October 17, 2002
Some of My Best Friends are Evil Madmen
Last week my friend Alex Spencer and I dragged up a whole mess of music equipment to Gonzo lodge (his cottage). There, we spent the week eating chili, drinking whiskey, and making arts of various sorts.
Over the course of the week, the colours gradually turned from a pure summer green to brilliant autumn reds and oranges. It was a lovely experience to walk way from this modern computerized recording studio we had created, and step into the near perfect silence of the Muskoka fall.
We spent the better part of Wednesday and the worse part of Thursday writing and recording a bizarre concept album called Some of my Best Friends are Evil Madmen. Briefly, it's about an atom, a madman, his thumb, a professor, his sidekick, two cowboys and a tray of brownies.
The album was created according to the rules at Album-in-a-day. That means we did it in a single gruelling 24 hour stretch, using no material or ideas from before we started. The Album-a-day method is designed to increase your creativity by adding constraints. I have also found that the whole process is a testament to the artistic heights that are possible through sleep deprivation. Truly a ray of hope for the children of tomorrow.
Anyway, this is the second time I have attempted an Album-a-day project, and the first time I've actually finished within the 24 hours.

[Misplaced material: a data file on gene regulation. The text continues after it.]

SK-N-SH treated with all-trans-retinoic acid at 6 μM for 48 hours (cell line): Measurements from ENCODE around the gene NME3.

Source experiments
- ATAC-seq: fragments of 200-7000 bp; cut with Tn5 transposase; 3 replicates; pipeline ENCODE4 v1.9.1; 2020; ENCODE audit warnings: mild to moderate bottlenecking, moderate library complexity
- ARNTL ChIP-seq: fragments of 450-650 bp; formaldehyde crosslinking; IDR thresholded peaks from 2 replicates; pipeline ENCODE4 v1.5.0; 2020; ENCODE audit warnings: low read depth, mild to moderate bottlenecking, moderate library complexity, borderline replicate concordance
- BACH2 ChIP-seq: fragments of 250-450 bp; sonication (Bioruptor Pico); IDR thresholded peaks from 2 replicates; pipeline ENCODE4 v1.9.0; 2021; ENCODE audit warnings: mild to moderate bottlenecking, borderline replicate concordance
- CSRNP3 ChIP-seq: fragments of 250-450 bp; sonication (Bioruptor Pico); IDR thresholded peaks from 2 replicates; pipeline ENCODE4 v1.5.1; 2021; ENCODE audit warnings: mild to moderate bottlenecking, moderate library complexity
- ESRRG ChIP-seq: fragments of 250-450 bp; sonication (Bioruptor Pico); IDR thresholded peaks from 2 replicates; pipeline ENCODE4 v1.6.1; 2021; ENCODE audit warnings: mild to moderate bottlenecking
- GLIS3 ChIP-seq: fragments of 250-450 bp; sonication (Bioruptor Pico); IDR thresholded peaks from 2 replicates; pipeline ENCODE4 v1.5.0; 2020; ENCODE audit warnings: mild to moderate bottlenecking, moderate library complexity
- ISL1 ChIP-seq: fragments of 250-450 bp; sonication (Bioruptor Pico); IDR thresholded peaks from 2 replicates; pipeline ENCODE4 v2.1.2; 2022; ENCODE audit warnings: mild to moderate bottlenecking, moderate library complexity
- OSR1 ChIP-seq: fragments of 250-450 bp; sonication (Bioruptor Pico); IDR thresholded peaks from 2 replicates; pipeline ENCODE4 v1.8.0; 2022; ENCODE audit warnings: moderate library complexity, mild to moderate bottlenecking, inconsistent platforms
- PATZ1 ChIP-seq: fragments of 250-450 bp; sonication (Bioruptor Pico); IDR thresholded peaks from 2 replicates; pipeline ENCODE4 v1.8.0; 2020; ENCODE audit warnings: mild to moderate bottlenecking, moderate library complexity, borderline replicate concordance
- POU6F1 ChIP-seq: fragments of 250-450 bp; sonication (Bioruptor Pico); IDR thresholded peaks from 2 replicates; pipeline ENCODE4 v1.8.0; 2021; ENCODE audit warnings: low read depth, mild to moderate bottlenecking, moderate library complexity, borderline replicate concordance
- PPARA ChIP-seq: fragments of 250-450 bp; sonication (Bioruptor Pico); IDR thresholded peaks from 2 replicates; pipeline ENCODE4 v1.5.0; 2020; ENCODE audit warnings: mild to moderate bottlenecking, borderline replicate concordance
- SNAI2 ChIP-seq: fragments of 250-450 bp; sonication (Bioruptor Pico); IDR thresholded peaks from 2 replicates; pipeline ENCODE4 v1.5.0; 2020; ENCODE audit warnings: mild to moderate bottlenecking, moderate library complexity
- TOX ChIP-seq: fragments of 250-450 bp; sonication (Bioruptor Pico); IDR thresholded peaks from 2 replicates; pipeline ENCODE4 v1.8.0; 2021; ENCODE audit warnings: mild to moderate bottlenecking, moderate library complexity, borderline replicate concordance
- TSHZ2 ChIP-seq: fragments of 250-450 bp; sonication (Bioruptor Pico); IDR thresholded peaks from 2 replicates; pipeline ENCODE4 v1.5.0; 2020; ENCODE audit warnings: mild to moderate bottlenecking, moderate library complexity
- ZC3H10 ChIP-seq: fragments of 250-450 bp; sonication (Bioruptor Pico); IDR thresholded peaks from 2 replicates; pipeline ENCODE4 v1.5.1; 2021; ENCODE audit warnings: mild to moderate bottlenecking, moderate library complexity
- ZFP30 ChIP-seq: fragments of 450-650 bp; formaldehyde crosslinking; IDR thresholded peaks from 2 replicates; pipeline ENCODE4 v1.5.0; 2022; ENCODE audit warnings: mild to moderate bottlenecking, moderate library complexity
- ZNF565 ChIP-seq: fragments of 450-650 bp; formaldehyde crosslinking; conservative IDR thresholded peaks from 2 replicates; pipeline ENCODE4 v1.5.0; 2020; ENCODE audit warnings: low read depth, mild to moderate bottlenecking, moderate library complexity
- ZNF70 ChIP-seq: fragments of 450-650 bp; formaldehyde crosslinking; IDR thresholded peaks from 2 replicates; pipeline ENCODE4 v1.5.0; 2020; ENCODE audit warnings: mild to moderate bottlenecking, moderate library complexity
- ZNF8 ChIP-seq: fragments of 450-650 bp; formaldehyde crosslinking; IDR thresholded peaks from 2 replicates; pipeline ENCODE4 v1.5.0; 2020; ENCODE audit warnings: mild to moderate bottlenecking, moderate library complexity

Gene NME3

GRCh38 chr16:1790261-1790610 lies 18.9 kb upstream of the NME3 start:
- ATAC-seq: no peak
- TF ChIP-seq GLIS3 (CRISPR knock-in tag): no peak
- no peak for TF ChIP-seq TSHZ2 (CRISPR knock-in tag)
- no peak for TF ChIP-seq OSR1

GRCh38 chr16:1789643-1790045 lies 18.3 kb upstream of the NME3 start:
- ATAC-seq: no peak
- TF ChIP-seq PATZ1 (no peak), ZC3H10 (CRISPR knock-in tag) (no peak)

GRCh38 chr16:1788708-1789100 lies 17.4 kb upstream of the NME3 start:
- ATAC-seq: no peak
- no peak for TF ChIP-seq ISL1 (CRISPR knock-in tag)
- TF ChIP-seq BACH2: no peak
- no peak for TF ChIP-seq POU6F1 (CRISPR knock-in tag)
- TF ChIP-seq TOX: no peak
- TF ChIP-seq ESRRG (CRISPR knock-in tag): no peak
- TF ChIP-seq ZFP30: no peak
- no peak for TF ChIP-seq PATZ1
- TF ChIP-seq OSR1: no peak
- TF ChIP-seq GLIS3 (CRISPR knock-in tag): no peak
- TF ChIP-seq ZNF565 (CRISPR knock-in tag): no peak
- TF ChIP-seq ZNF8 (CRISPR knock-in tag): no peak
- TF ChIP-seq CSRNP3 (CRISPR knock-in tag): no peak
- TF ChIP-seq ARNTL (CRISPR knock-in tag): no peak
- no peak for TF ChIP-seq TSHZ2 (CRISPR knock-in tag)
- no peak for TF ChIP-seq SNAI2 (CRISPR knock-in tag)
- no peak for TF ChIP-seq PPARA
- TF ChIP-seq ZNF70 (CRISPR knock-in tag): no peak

I have to say the hardest moment for me this time was around 3:00 AM when when we were almost halfway through our available time. I started to panic. Alex calmed me down and convinced me that it was still possible for us to finish in time. He then proceeded to cram a full night's sleep into 35 seconds, and thenceforth remained bright and cheerful for the rest of the project, while I descended into further into a sleepless delerium.
The most magic and surreal moment was when we took a break in the middle of the night to look at the stars, and, using Alex's telescope, we managed to catch a few glimpses of Saturn. (Saturn moves so fast that by the time you find it and home in on it, and the telescope stops shaking from the movement, the planet is almost out of frame again.)
Our saving grace came in the form of a pair of cowboys named Tex and McGraw. Since our story is a bit <ahem> convoluted at times, we conceived of these characters to help us narrate our way through the more abstract sections of the plot.
However, we soon discovered to our delight that these two cowboys could ramble on endlessly about topics only tangentally related to the story. Our problem was solved. With their help, the album soon balooned out to a bulky 30 minutes, which is ten minutes more than the Album-a-day rules require. By the end of the project, Tex and McGraw could do no wrong in our eyes. Anything they said had Alex and me in stitches. But then again, we were sleep-deprived.
On Friday of that week, still recovering from the project, Alex and I had this brilliant idea that Tex and McGraw should narrate the end of the world. The premise was that what with space aliens, death lasers, nuclear war, the ozone layer and what not, humanity had 20 minutes left to live, and Tex and McGraw were going to go on the air live for one final broadcast and describe the events as they unfolded. Alas, we didn't end up finishing this, much to the relief many of our friends who just know they would have had to politely listen to it without strangling us.
Also that week during our stay at Gonzo Lodge, we made a movie or two with Alex's new DV camera. Details to follow.